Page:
Solar farms are great places for nature.
And they are all set to become even better places in the future.
Most solar farms are on low grade agricultural fields growing mono-crops such as wheat, oilseed rape or field beans so changing to an electricity crop and allowing the rest of the field to green-up will naturally see an increase in flora and fauna. And that is without doing anything.
In fact farmers can get two crops off a solar farm, electricity and mutton, since many solar farms are now employing sheep to keep the flora cropped which helps nature conservation.
Creating a solar farm is like making a nature reserve that gets better over the 25 year life of the farm and has added benefit from the start.
Rarely does a solar farm go through planning without enhancements. The UK is committed to promote biodiversity ever since signing the Rio Convention in 1992 and the latest National Planning Policy Framework (NPPF) of 2012 is an excellent guide for promoting enhancements at local levels.
The great thing about solar farms is that no land is lost, no trees are lost, no hedgerows are lost and it is reversible and sustainable. Greenfields remain greenfields. Few developments are so environment friendly.
There are now over 1,000 threatened species in the UK, and planning authorities try to keep abreast of the 39,000 invertebrate species in the UK; but often the focus is only on birds, mammals and reptiles on potential solar sites.
The point is that all sorts of wildlife move onto solar sites, from hares and hedgehogs, buzzards and butterflies, grasshoppers and beetles; other protected species such as Hazel Dormouse – all continue their ways along the hedgerows uninterrupted.
One great opportunity for biodiversity on solar farms is that buffers are established around the site, and between the array rows – this provides a large area and opportunity for the development of foraging plants for insects.
Solar farms provide huge potential for honeybees and bees in general – of which there are 500 species – since the wildflowers that are seeded, and those that grow up in the first year, provide good nectar sources. These essential pollinators are responsible for one in three mouthfuls of food we eat.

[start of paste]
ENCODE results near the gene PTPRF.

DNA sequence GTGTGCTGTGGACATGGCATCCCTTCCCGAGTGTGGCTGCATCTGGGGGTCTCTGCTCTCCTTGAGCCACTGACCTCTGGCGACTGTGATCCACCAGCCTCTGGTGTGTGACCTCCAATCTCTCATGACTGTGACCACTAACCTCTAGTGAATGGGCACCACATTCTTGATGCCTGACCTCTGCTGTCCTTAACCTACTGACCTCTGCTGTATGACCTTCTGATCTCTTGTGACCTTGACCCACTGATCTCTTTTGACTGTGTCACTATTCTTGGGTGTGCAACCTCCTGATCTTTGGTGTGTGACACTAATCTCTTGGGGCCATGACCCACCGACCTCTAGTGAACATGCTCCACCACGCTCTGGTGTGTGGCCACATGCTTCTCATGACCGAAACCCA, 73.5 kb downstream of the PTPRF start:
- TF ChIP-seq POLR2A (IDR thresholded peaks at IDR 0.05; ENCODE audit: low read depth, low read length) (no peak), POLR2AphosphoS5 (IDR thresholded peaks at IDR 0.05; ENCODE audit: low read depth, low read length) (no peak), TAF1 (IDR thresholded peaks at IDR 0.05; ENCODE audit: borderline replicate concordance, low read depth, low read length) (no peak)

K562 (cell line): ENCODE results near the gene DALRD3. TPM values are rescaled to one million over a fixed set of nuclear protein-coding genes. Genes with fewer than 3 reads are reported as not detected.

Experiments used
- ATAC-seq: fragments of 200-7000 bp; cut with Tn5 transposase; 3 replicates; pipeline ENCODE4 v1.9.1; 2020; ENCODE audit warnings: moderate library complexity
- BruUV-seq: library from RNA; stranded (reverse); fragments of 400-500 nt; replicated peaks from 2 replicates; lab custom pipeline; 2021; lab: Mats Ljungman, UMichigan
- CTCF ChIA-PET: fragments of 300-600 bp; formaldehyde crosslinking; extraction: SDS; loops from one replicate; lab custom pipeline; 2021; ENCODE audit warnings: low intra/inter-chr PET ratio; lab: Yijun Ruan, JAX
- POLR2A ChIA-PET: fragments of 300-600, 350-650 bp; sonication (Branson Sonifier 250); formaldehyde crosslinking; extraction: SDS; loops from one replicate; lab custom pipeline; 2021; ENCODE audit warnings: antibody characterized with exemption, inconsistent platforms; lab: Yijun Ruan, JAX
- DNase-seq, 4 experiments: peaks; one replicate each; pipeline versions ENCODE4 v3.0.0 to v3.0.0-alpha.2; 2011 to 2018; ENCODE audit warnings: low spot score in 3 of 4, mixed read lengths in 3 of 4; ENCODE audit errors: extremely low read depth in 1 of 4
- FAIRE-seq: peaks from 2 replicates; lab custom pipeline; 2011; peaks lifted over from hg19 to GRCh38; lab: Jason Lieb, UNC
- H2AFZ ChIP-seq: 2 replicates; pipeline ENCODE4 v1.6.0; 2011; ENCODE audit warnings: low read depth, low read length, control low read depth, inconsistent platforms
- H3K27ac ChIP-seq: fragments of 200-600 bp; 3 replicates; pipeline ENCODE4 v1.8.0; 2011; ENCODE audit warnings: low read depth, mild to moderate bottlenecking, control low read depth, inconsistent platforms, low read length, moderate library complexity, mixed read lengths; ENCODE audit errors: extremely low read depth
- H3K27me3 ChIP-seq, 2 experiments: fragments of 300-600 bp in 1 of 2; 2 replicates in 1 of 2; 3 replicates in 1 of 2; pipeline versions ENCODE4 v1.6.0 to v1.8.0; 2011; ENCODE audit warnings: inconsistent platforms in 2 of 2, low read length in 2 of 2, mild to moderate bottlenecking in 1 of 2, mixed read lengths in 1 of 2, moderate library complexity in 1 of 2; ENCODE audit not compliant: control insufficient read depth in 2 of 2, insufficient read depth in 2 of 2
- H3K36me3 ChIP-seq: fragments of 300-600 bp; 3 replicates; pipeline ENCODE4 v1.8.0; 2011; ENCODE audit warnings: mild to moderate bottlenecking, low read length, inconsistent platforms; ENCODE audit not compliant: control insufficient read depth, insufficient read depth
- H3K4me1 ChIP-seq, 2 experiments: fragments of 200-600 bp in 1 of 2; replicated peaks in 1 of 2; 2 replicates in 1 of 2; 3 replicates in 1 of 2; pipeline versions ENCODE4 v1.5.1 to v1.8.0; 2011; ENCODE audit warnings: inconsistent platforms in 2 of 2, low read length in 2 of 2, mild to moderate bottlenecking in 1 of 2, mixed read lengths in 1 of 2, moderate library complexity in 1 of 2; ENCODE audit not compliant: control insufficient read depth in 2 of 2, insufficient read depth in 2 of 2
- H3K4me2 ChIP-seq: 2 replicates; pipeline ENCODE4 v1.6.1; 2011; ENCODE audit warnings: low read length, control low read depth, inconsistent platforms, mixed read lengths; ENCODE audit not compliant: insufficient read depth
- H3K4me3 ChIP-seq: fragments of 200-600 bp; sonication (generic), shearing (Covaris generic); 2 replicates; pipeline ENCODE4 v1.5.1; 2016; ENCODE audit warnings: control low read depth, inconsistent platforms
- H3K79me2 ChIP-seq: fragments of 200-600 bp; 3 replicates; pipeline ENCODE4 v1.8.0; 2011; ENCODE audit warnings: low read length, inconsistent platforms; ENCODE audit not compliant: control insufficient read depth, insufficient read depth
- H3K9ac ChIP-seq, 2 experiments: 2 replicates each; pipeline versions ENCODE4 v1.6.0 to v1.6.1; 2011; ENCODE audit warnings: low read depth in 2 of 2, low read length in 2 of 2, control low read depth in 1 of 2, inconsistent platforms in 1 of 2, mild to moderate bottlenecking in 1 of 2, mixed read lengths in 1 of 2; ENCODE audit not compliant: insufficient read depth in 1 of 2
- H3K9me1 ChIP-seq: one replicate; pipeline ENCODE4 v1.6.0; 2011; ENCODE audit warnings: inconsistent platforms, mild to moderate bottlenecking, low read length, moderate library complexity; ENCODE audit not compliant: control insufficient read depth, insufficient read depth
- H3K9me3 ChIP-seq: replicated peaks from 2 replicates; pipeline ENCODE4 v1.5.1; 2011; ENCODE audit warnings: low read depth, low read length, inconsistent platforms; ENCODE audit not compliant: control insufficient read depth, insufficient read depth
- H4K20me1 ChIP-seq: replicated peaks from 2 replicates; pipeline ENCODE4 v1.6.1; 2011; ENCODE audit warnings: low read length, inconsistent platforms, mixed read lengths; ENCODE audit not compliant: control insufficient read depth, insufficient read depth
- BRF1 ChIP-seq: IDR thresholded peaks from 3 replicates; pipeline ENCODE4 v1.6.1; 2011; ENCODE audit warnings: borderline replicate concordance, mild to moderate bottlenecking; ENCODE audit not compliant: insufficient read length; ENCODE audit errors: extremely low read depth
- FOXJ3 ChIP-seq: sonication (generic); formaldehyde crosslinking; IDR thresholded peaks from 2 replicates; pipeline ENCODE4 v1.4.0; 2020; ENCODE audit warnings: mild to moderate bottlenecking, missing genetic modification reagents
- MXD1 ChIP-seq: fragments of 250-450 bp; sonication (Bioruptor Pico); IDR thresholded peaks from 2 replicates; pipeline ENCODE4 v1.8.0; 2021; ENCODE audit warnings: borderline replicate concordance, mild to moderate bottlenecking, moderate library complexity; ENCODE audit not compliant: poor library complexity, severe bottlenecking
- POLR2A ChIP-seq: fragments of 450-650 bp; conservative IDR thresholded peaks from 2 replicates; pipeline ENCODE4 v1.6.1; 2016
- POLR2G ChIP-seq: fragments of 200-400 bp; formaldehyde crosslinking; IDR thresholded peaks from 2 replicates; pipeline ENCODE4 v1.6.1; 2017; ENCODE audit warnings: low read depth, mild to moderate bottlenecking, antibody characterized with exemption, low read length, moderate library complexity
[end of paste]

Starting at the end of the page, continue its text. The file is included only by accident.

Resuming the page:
So solar farms are putting back some of the wildflowers of the countryside to redress the balance of habitat loss that has been going on for the last few decades.
There is no problem that solar farms are built next to nature reserves as they buffer them (and keep them from development). Survey results indicate this in Kent. For important local EU protected nature reserves consideration has to be given to whether solar farms have an adverse impact, and it has now been disproved that swans, for instance, do not see solar arrays as bodies of water on which they might land.
On many solar sites gaps in hedgerows are filled, hedgerows ripped out in the 1970s are replaced, or new hedgerows planted, always with native species from a local provenance. So solar farms fit in well with the countryside and can be suitably screened. The biodiversity of a solar farm therefore changes from species-poor to species-rich over time.
Allowances for badgers are made on solar farms so that they can continue to breed within hedgerows, and they are always given free movement across the site, their regular paths unhindered by the security fences that are raised a little at the base to allow free movement, and sometimes with the addition of badger gates.
Agricultural fields put over to solar farms start to develop more of a ‘natural habitat’ that progressively becomes more suitable for lizards, snakes and newts all of which are protected and have to be properly addressed through UK and EU regulations.
So over time the solar farm terrain is a better place for these protected species than the ploughing and direct-drilling that cuts the ground up into millions of strips 6cm apart once or twice a year. These animals can look forward to no disturbance over the next 25 years. Studies in Kent have shown that lizards and slow worms moved onto a reptile free field within six months of it being put down to panels.
Developers are always keen to get enhancements in place whether they are conditioned or not.
In summary, solar arrays:
- Boost biodiversity
- Conserves the land – always greenfield
- Changes agricultural fields into centres for wildlife
- Solar farms become oases for wildlife
- Allows local flora and fauna to invade the site
- Brilliant places for bumble bees and honey bees
- Enhances the site to speed up biodiversity
- Allows uninterrupted access for wild animals
- Provide extensive buffers as wildlife corridors
- Provides sustainable energy without affecting birds
How it is done:
- Without any land lost
- Bird boxes
- Bat boxes
- Ledges for nesting birds
- Hedgehog homes
- Insect boxes
- Scrapes for insects
- Wildflower plantings
- Native species
- Planting new hedgerows
- Making green links with countryside
- Integrate into the countryside
- Allowing public access (where Footpaths)
- Managing and monitoring.